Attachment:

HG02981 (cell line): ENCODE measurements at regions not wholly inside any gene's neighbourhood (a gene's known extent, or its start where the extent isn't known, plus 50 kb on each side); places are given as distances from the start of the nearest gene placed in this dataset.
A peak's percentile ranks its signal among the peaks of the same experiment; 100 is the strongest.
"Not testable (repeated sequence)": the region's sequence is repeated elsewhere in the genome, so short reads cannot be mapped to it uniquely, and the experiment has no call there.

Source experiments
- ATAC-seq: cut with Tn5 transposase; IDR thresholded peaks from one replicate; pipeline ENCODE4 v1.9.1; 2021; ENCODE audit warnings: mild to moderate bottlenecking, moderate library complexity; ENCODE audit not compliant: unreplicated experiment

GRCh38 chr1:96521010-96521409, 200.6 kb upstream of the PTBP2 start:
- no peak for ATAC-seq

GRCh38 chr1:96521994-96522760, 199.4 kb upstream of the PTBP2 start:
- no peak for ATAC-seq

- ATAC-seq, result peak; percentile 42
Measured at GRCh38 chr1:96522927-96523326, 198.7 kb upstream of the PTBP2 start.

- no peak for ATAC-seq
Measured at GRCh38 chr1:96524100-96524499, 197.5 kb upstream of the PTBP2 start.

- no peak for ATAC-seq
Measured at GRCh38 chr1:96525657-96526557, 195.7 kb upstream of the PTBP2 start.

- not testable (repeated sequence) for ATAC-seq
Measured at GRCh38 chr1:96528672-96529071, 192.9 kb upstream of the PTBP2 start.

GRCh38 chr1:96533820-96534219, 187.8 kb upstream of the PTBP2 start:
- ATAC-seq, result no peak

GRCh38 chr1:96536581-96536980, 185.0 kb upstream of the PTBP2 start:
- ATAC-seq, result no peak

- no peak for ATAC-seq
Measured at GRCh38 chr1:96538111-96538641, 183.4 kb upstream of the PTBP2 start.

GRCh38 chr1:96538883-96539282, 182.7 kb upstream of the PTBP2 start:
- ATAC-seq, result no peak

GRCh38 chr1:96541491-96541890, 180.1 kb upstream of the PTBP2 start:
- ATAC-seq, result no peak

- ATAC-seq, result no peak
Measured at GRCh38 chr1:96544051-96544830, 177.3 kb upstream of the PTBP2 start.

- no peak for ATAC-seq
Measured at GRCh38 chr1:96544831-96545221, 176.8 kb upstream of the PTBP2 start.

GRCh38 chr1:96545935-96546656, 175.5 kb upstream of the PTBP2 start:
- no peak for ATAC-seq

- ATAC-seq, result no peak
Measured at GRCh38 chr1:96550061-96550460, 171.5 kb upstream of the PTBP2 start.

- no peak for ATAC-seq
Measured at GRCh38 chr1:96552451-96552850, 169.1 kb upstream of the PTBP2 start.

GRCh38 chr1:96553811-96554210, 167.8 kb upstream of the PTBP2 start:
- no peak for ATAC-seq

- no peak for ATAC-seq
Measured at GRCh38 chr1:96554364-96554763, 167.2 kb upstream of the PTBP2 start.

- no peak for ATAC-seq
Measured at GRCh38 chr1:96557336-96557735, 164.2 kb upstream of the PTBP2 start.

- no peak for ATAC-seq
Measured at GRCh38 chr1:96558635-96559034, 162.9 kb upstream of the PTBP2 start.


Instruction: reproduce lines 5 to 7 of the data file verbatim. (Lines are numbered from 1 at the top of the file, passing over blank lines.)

- ATAC-seq: cut with Tn5 transposase; IDR thresholded peaks from one replicate; pipeline ENCODE4 v1.9.1; 2021; ENCODE audit warnings: mild to moderate bottlenecking, moderate library complexity; ENCODE audit not compliant: unreplicated experiment

GRCh38 chr1:96521010-96521409, 200.6 kb upstream of the PTBP2 start:
- no peak for ATAC-seq